National Fisherman

New England fishermen facing a dire future for their industry asked Congress in a letter Tuesday for immediate help surviving deep and impending cuts to their catch limits.

The letter, signed by 173 fishermen in ports from Connecticut to Maine, came as the industry prepares for May 1 catch reductions that fishermen warn could finish off the fleet.

A 77 percent cut in the catch limit for cod in the Gulf of Maine and a 61 percent decrease in the cod limit in Georges Bank, off southeastern New England, are the most significant in an array of 2013 catch reductions on bottom-dwelling groundfish.

The letter described the situation as "simply unbelievable" following rosy promises by regulators of healthier fish stocks and economic stability if previous regulations were enacted.

"There is no stability," said the letter, which was sent to 14 regional Congressmen and 12 U.S. Senators. "There are only repeated, record reductions in catch limits. Prosperity is a discarded dream. This is a real disaster."

The letter blamed "the failure of government policies and programs" to accept that current science is inadequate to effectively manage the fishery. It said the fleet has fished within government-set catch limits on every species for nearly a decade.

Read the full story at Fox News>>

National Fisherman Live

National Fisherman Live: 3/10/15

In this episode, Online Editor Leslie Taylor talks with Mike McLouglin, vice president of Dunlop Industrial and Protective Footwear.

National Fisherman Live: 2/24/15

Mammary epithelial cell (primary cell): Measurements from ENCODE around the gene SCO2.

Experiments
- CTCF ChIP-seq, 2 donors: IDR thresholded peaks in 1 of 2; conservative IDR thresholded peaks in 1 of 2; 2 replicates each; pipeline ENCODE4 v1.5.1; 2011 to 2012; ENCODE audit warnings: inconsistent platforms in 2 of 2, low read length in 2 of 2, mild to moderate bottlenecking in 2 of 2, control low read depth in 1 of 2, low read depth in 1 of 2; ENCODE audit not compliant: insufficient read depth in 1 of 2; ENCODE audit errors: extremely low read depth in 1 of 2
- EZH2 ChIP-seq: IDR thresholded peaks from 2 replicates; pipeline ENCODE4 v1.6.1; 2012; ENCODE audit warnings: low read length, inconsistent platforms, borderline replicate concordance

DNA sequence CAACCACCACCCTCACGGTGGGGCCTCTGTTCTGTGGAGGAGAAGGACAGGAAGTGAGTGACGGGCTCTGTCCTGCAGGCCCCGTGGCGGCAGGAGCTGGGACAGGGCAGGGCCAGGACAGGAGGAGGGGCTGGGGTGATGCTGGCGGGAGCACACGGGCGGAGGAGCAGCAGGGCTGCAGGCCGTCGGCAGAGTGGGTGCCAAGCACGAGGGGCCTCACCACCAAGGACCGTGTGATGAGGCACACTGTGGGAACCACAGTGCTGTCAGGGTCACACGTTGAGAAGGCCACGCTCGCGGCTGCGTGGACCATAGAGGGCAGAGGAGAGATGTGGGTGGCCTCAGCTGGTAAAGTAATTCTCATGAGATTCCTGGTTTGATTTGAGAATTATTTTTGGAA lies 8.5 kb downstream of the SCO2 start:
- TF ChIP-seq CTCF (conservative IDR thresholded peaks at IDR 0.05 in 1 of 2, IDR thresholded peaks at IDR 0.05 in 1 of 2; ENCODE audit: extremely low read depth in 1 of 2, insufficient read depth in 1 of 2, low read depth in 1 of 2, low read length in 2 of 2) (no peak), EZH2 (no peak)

In this episode:

March date set for disaster aid dispersal
Oregon LNG project could disrupt fishing
NOAA tweaks gear marking requirement
N.C. launches first commercial/recreational dock
Spiny lobster traps limits not well received

Inside the Industry

The Mid-Atlantic Fishery Management Council has scheduled a series of scoping hearings to gather public input for a proposed action to protect unmanaged forage species.

The proposed action would consider a prohibition on the development of new, or expansion of existing, directed fisheries on unmanaged forage species in the Mid-Atlantic until adequate scientific information is available to promote ecosystem sustainability.

Read more...

The National Marine Educators Association has partnered with NOAA this year to offer all NMEA 2015 conference attendees an educational session on how free NOAA data can add functionality to navigation systems and maritime apps.

Session topics include nautical charts, tides and currents, seafloor data, buoy networking and weather, among others.

Read more...
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